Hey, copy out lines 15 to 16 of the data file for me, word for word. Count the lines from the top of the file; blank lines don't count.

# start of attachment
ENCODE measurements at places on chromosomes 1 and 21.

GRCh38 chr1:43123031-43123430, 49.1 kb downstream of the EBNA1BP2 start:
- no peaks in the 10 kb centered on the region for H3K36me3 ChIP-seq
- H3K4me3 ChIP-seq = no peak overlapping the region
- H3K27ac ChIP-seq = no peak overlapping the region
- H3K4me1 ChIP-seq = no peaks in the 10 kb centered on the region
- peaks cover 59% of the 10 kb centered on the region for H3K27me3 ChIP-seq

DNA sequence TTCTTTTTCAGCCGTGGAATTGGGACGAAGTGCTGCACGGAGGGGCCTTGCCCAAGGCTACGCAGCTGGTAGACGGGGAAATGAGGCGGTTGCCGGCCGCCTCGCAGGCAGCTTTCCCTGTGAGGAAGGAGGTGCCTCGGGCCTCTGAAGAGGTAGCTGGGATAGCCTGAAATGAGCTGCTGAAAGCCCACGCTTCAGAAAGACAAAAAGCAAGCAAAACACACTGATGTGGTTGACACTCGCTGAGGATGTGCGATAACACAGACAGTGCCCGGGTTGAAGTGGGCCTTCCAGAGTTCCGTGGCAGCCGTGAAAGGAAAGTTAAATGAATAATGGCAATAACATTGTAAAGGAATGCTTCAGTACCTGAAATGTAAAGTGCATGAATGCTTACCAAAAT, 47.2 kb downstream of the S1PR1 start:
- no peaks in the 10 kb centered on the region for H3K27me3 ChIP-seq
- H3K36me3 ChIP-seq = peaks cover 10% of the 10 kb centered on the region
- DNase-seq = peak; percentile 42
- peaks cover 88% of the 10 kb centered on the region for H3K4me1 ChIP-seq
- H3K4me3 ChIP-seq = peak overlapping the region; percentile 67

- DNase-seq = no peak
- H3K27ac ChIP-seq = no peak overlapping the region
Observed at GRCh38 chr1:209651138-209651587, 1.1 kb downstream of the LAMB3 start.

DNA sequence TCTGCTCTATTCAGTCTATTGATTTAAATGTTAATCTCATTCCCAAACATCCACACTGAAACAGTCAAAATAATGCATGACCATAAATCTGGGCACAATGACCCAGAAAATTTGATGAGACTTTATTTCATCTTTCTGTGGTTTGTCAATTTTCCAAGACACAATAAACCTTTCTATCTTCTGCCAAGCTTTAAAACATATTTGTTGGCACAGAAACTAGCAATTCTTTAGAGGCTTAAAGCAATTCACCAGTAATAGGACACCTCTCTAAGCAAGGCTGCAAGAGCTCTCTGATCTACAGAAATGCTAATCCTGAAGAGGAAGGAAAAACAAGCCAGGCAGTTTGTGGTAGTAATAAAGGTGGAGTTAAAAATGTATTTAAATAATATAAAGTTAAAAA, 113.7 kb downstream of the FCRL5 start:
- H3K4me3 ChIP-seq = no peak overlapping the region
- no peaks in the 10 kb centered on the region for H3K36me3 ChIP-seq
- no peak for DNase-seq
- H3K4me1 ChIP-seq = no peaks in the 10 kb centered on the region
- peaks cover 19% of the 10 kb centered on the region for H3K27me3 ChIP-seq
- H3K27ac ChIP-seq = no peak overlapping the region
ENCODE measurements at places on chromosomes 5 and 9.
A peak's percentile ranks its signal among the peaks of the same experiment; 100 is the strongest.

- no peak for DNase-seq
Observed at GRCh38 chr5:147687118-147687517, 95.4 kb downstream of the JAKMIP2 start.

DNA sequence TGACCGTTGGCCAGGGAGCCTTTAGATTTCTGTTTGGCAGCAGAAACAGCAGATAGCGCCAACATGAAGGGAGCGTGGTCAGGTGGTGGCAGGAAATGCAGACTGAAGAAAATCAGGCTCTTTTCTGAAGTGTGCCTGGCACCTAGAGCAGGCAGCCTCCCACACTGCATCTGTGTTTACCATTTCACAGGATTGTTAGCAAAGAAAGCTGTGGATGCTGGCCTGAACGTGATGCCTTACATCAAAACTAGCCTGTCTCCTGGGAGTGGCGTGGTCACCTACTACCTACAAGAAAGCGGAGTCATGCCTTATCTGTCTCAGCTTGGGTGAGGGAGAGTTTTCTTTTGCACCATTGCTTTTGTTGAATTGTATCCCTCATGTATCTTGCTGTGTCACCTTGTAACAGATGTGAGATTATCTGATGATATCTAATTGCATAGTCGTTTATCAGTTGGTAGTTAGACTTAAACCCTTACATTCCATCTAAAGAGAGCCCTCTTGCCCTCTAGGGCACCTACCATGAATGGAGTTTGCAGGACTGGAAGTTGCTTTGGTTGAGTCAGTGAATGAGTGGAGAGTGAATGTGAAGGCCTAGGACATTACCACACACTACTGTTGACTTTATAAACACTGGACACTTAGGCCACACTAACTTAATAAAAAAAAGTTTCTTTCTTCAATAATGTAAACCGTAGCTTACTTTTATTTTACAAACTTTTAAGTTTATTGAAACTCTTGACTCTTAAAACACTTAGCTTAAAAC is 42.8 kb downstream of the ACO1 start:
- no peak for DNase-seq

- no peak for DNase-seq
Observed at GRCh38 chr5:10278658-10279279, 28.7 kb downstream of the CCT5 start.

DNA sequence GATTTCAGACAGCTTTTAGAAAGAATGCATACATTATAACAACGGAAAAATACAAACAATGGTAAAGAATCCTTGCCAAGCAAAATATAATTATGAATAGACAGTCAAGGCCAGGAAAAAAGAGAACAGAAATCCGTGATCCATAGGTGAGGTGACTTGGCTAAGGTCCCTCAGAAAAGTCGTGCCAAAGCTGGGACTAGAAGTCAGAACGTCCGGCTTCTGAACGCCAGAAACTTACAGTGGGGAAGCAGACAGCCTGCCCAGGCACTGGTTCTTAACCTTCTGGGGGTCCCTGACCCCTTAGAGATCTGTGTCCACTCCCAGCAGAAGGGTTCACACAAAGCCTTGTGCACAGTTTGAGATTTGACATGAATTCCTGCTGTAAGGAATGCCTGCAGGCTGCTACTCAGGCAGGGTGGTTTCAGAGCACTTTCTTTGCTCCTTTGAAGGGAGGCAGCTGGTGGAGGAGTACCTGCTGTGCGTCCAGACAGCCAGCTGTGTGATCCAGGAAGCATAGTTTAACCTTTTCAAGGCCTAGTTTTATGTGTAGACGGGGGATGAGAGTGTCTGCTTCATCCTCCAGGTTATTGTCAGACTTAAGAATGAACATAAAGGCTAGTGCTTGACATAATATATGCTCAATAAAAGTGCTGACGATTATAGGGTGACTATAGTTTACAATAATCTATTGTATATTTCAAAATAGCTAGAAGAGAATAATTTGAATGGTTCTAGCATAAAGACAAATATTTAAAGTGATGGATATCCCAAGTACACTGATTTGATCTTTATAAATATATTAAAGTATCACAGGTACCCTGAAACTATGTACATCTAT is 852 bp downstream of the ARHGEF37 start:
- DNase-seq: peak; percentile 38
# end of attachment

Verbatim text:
- H3K27ac ChIP-seq = no peak overlapping the region
Observed at GRCh38 chr1:209651138-209651587, 1.1 kb downstream of the LAMB3 start.